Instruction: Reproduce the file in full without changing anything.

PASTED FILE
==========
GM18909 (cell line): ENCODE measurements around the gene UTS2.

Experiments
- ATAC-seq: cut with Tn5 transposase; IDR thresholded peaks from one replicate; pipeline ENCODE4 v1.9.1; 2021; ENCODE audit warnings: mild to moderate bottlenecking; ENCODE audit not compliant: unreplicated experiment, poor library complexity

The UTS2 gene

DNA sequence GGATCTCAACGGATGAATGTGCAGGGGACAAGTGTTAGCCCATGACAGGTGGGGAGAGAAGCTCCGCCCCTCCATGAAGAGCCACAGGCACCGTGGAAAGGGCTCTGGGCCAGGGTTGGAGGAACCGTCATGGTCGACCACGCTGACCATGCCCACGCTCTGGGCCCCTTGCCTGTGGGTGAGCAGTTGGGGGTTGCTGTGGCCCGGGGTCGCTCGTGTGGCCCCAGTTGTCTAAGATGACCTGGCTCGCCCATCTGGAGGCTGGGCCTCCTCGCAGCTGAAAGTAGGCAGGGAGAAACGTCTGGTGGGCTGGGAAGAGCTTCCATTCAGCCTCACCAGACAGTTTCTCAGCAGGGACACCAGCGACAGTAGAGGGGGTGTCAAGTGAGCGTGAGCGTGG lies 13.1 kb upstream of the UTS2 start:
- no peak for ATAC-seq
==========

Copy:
GM18909 (cell line): ENCODE measurements around the gene UTS2.

Experiments
- ATAC-seq: cut with Tn5 transposase; IDR thresholded peaks from one replicate; pipeline ENCODE4 v1.9.1; 2021; ENCODE audit warnings: mild to moderate bottlenecking; ENCODE audit not compliant: unreplicated experiment, poor library complexity

The UTS2 gene

DNA sequence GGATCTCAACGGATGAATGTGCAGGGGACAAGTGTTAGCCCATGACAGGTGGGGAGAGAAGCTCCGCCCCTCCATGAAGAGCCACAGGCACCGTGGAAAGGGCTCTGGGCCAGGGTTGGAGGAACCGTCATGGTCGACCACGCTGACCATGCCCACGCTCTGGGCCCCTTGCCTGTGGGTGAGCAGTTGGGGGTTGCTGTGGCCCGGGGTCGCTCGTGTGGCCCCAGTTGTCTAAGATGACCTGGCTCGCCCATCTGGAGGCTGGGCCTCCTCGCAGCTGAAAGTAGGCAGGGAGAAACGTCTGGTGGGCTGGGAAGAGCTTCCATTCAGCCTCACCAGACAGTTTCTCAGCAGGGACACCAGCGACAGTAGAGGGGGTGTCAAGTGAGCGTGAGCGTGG lies 13.1 kb upstream of the UTS2 start:
- no peak for ATAC-seq